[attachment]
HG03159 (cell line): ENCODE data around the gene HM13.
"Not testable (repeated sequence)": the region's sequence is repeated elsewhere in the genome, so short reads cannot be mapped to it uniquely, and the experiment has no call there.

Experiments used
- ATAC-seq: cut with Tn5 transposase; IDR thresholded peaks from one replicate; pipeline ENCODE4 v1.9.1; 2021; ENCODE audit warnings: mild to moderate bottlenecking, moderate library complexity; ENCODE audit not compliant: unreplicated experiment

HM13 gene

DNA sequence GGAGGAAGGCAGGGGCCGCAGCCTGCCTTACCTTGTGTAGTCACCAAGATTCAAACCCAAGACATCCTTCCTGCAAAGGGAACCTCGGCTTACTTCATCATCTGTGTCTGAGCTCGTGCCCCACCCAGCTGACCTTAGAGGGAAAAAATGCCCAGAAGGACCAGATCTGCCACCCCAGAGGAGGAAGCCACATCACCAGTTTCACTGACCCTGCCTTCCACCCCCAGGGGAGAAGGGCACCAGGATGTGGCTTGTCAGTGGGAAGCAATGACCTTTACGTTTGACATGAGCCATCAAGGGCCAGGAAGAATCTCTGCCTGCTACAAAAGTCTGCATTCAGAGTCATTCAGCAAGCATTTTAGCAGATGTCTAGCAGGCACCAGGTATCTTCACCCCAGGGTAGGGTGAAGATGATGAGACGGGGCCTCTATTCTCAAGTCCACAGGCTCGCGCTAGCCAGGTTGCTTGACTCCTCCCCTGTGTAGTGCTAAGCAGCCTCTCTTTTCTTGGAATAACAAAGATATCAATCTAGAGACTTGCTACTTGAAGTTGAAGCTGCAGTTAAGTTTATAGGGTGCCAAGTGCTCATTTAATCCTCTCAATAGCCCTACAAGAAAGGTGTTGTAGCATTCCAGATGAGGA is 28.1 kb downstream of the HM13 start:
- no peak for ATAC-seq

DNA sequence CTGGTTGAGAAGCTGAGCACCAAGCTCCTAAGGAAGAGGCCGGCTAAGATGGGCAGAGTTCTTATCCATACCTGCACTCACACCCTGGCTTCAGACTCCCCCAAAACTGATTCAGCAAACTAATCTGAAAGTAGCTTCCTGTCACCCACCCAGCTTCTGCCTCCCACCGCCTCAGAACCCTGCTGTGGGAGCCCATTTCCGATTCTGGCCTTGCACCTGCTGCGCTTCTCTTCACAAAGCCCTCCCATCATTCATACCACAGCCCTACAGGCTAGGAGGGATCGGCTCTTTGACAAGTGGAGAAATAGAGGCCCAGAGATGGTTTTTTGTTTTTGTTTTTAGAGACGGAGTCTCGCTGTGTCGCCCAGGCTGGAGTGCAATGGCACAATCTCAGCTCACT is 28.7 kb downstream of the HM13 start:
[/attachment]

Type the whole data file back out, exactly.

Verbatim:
HG03159 (cell line): ENCODE data around the gene HM13.
"Not testable (repeated sequence)": the region's sequence is repeated elsewhere in the genome, so short reads cannot be mapped to it uniquely, and the experiment has no call there.

Experiments used
- ATAC-seq: cut with Tn5 transposase; IDR thresholded peaks from one replicate; pipeline ENCODE4 v1.9.1; 2021; ENCODE audit warnings: mild to moderate bottlenecking, moderate library complexity; ENCODE audit not compliant: unreplicated experiment

HM13 gene

DNA sequence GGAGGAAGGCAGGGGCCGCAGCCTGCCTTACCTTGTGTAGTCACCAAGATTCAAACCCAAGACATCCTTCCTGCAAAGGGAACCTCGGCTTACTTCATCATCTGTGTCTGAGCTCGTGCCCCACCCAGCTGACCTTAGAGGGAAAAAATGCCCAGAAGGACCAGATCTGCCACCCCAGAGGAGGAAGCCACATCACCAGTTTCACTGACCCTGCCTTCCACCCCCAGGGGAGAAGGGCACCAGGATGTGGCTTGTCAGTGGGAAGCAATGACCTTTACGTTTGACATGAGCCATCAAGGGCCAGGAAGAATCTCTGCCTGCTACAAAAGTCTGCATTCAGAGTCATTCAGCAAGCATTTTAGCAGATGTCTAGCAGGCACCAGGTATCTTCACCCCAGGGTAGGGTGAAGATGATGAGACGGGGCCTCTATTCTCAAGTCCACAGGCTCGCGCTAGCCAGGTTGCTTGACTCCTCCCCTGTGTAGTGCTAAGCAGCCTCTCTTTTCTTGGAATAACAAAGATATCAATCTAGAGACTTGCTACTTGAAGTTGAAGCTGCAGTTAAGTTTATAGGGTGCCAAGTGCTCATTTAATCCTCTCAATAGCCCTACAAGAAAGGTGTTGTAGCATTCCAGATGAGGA is 28.1 kb downstream of the HM13 start:
- no peak for ATAC-seq

DNA sequence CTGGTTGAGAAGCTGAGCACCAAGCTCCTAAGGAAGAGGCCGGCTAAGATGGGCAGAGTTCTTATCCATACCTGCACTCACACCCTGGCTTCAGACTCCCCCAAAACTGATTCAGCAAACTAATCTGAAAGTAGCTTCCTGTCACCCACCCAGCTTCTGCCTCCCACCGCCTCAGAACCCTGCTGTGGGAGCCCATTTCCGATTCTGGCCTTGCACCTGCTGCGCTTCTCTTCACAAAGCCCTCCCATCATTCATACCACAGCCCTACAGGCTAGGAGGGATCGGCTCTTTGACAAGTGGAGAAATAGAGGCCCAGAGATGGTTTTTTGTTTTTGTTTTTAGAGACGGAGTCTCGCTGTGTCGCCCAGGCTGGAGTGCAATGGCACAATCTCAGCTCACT is 28.7 kb downstream of the HM13 start: